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Park-paving lot gets go ahead in feisty meeting 

There was no rehearsal meeting for the new SLO City Council, and the body could have used one. The Dec. 2 meeting was like a shot of whiskey when some members wanted a nice warm glass of milk for their introduction to council service. The catalyst? The proposed parking lot for the senior center in Mitchell Park .

click to enlarge WELCOME ABOARD:  New SLO Council Members Jan Marx, left, and John Ashbaugh, right, found themselves on different sides of a contentious issue as the board voted to pave part of Mitchell Park for a parking lot. - PHOTO BY STEVE. E. MILLER
  • PHOTO BY STEVE. E. MILLER
  • WELCOME ABOARD: New SLO Council Members Jan Marx, left, and John Ashbaugh, right, found themselves on different sides of a contentious issue as the board voted to pave part of Mitchell Park for a parking lot.

The proposal has long been a tense issue, with the park’s neighbors showing up to meeting after meeting to oppose the project. But never in the year-long history of the project have tempers flared like they did at the most recent meeting, and rarely has the council broken with protocol to such a degree. 

The fireworks started as the board rejected each of the three options before it and voted instead to approve, 3-2, a redesign conceived and distributed by Mayor Dave Romero and new council member John Ashbaugh. The plan, with one less spot and no exiting driveway, came as a surprise to the remaining council members and most of the public. 

Jan Marx and Allen Settle were in the minority. The measure will go back to staff for more study, and is to come back to the council Jan. 6.  

The move to look at new options was a departure for Romero and Andrew Carter, who, under the previous incarnation of the board, declined to consider staff- offered alternatives to the plan. Before she was sworn in Marx made clear she would vote against any proposal to pave any part of the park, leaving Ashbaugh as the question mark before the vote.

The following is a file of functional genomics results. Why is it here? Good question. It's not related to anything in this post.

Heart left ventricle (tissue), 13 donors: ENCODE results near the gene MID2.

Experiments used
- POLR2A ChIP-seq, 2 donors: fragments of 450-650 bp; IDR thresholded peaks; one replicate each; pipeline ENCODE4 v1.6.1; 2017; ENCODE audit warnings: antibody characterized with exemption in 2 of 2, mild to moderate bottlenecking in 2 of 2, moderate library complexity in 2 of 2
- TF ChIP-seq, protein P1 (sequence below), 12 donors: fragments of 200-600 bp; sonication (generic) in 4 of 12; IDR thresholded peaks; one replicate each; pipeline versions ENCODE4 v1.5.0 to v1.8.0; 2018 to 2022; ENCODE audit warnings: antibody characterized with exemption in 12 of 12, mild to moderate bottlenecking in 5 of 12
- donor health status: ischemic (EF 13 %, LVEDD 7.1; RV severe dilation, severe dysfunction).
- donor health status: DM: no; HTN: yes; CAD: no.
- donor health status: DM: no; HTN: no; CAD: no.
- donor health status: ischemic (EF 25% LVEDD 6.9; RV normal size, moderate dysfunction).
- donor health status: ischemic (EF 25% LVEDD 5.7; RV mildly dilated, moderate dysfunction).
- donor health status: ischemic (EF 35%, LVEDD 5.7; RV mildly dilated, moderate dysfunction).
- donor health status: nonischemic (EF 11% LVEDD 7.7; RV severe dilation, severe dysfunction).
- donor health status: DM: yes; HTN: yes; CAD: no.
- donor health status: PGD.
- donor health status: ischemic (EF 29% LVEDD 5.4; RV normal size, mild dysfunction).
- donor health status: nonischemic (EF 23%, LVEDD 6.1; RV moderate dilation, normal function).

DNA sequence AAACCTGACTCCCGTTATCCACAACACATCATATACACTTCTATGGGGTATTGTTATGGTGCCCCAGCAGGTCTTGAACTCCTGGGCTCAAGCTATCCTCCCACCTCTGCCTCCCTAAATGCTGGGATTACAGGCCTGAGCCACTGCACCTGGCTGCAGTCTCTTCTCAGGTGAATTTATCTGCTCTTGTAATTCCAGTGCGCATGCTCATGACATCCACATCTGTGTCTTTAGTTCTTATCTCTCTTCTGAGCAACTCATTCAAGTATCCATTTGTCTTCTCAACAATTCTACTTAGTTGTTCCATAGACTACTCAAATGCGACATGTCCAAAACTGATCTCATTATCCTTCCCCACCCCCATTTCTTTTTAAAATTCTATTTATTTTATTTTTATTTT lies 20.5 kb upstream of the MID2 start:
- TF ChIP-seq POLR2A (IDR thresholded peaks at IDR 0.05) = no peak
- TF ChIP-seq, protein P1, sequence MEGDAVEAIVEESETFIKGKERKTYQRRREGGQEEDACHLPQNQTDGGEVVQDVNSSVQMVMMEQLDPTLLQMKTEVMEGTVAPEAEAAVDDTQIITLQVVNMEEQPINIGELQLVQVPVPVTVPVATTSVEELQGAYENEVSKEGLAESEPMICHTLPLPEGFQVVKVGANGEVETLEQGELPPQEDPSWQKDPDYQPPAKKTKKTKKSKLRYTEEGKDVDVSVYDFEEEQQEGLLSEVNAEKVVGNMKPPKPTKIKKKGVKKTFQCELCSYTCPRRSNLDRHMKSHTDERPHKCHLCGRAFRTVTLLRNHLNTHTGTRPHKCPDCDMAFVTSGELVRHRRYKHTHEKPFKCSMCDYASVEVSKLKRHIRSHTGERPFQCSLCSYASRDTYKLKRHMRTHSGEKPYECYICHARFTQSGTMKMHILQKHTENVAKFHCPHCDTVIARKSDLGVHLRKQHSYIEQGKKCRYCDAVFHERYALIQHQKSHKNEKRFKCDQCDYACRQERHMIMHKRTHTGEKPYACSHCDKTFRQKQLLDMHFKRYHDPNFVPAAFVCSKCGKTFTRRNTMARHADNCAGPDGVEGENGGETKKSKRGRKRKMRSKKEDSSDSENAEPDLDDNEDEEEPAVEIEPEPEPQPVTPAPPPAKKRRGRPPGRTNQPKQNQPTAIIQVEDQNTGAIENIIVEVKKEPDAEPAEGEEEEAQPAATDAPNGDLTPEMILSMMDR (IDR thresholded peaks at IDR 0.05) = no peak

About 30 speakers addressed the council during the meeting, including former council member Paul Brown, who alleged that Ashbaugh was not happy to have the decision before him. Indeed, Ashbaugh was reticent to declare a position, until pushed by another council member.

“You punted,” Carter charged. 

The meeting went downhill from there. 

click to enlarge WELCOME ABOARD:  New SLO Council Member, John Ashbaugh - PHOTO BY STEVE. E. MILLER
  • PHOTO BY STEVE. E. MILLER
  • WELCOME ABOARD: New SLO Council Member, John Ashbaugh

The redesign came about after Ashbaugh sent some ideas to staff and the other council members about a revised version of the parking lot. Mayor Dave Romero took that input—independently—and sketched a plan for a parking lot. Staff cleaned up Romero’s design, and it was ready to present at council. Although it was completed the day before the meeting, it was not distributed to council members. 

When the new design came up on the projector, it was a shock enough to silence nearly everyone in the room. Romero smiled approvingly at his design; Marx and Settle sat back and stared in apparent shock, Andrew Carter took a meditative pose, and most of the audience, who filled most of the seats in the room, just looked confused.

The new design addressed several pitfalls of the previous one; it eliminated a driveway proposed next to the children’s playground and managed to steer clear of a heritage tree, which some people had warned would be harmed if its roots were paved over. The new proposal is also cheaper. 

The meeting became tense when Marx questioned why the fourth option, which was not on the agenda, was being pushed even though it was not critically reviewed by staff or council. Ashbaugh then erupted, leaning forward in his chair, and warning Marx not to suggest that council members were doing any back-door dealing. 

Marx said in an interview that she felt the normal process was subverted, noting that there was no traffic study or any other design study done before the council approved the new plan.

“I was disadvantaged,” she said “as was the public. ...I have never had anything happen like that in the four years I was on council.”

“ I wish it would have been more consistent with standard procedure,” Marx went on. “And we could have looked at more designs.” 

If the design was news to fellow council members, it wasn’t to many in the community. 

Several people not on the city council had seen the design at the second of a series of Ashbaugh-called “sidewalk meetings” held in Mitchell Park the night before the vote. Although Marx, Settle, and Carpenter had not seen the design before the meeting, Ashbaugh was able to sketch it out, and show the group where its boundaries were on the site, and talk in-depth about the plan that was eventually approved Tuesday night.

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